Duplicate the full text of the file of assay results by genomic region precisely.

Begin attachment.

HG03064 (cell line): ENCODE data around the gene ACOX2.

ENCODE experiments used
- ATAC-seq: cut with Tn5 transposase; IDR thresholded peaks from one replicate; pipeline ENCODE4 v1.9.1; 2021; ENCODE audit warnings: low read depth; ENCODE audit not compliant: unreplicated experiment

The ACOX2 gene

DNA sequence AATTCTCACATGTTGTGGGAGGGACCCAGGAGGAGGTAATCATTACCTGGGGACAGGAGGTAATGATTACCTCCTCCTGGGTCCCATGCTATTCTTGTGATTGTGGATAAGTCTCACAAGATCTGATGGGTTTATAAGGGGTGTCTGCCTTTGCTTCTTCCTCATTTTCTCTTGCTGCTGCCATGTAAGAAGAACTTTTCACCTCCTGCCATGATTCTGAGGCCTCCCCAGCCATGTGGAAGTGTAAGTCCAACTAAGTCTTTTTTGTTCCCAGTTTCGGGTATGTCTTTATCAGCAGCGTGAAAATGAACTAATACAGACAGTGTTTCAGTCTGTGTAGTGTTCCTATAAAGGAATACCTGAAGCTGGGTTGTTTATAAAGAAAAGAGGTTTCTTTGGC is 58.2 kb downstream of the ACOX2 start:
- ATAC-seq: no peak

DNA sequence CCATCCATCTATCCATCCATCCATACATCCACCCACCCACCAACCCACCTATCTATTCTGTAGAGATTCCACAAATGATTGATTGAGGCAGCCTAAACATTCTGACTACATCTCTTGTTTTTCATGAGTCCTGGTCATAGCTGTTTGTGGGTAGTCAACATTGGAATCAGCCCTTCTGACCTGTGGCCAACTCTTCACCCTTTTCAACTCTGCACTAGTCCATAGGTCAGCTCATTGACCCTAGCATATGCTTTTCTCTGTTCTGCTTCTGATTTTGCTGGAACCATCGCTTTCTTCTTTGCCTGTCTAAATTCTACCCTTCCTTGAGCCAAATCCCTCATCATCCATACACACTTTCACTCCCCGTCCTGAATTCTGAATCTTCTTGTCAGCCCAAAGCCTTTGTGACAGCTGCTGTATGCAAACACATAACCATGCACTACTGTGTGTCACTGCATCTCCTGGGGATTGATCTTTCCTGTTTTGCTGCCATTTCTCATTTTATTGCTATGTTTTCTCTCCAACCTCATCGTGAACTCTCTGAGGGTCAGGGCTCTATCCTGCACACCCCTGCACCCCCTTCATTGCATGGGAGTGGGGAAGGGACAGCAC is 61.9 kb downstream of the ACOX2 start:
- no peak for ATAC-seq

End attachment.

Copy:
HG03064 (cell line): ENCODE data around the gene ACOX2.

ENCODE experiments used
- ATAC-seq: cut with Tn5 transposase; IDR thresholded peaks from one replicate; pipeline ENCODE4 v1.9.1; 2021; ENCODE audit warnings: low read depth; ENCODE audit not compliant: unreplicated experiment

The ACOX2 gene

DNA sequence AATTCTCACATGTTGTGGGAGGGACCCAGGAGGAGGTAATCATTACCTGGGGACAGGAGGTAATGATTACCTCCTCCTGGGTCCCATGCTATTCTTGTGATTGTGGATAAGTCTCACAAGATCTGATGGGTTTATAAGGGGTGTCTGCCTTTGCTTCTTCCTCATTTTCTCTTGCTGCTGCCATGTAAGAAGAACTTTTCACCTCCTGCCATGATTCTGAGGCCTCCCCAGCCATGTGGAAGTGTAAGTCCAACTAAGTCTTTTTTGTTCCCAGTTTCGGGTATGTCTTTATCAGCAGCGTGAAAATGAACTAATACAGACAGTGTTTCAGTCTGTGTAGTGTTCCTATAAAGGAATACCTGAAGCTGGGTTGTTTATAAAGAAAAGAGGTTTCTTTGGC is 58.2 kb downstream of the ACOX2 start:
- ATAC-seq: no peak

DNA sequence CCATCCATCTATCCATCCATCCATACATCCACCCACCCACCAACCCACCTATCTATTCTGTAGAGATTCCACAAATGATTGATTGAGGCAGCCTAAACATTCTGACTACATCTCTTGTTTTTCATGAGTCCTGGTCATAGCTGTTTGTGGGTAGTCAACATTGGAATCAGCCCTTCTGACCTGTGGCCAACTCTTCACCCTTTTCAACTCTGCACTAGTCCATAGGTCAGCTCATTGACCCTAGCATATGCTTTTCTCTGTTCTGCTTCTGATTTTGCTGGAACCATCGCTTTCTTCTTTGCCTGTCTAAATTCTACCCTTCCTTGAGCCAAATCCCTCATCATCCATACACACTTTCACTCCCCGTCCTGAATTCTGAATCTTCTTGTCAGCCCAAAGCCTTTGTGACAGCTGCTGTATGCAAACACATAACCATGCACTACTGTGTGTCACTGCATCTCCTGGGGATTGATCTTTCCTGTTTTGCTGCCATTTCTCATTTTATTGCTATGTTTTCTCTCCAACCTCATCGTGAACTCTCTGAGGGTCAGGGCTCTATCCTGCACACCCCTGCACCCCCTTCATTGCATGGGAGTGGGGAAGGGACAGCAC is 61.9 kb downstream of the ACOX2 start:
- no peak for ATAC-seq